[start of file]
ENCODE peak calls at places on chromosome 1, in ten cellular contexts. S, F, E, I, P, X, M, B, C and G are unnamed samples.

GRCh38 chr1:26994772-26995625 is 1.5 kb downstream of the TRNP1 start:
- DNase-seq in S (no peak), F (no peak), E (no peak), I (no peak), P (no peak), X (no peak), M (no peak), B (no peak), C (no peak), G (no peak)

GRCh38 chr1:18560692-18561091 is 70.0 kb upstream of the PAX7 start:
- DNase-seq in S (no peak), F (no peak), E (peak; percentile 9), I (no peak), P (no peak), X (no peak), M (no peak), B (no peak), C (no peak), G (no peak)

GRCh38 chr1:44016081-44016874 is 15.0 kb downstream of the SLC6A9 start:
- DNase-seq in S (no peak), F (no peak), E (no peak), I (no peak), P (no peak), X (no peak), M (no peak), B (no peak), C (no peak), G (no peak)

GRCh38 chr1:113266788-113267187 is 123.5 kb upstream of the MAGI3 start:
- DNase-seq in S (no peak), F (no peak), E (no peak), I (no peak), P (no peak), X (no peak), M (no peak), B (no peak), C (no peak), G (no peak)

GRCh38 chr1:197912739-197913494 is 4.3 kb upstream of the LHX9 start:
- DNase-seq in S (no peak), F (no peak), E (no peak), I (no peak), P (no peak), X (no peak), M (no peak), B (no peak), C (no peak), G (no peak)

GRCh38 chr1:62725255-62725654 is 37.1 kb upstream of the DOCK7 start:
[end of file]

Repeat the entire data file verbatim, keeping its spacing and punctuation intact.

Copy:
ENCODE peak calls at places on chromosome 1, in ten cellular contexts. S, F, E, I, P, X, M, B, C and G are unnamed samples.

GRCh38 chr1:26994772-26995625 is 1.5 kb downstream of the TRNP1 start:
- DNase-seq in S (no peak), F (no peak), E (no peak), I (no peak), P (no peak), X (no peak), M (no peak), B (no peak), C (no peak), G (no peak)

GRCh38 chr1:18560692-18561091 is 70.0 kb upstream of the PAX7 start:
- DNase-seq in S (no peak), F (no peak), E (peak; percentile 9), I (no peak), P (no peak), X (no peak), M (no peak), B (no peak), C (no peak), G (no peak)

GRCh38 chr1:44016081-44016874 is 15.0 kb downstream of the SLC6A9 start:
- DNase-seq in S (no peak), F (no peak), E (no peak), I (no peak), P (no peak), X (no peak), M (no peak), B (no peak), C (no peak), G (no peak)

GRCh38 chr1:113266788-113267187 is 123.5 kb upstream of the MAGI3 start:
- DNase-seq in S (no peak), F (no peak), E (no peak), I (no peak), P (no peak), X (no peak), M (no peak), B (no peak), C (no peak), G (no peak)

GRCh38 chr1:197912739-197913494 is 4.3 kb upstream of the LHX9 start:
- DNase-seq in S (no peak), F (no peak), E (no peak), I (no peak), P (no peak), X (no peak), M (no peak), B (no peak), C (no peak), G (no peak)

GRCh38 chr1:62725255-62725654 is 37.1 kb upstream of the DOCK7 start: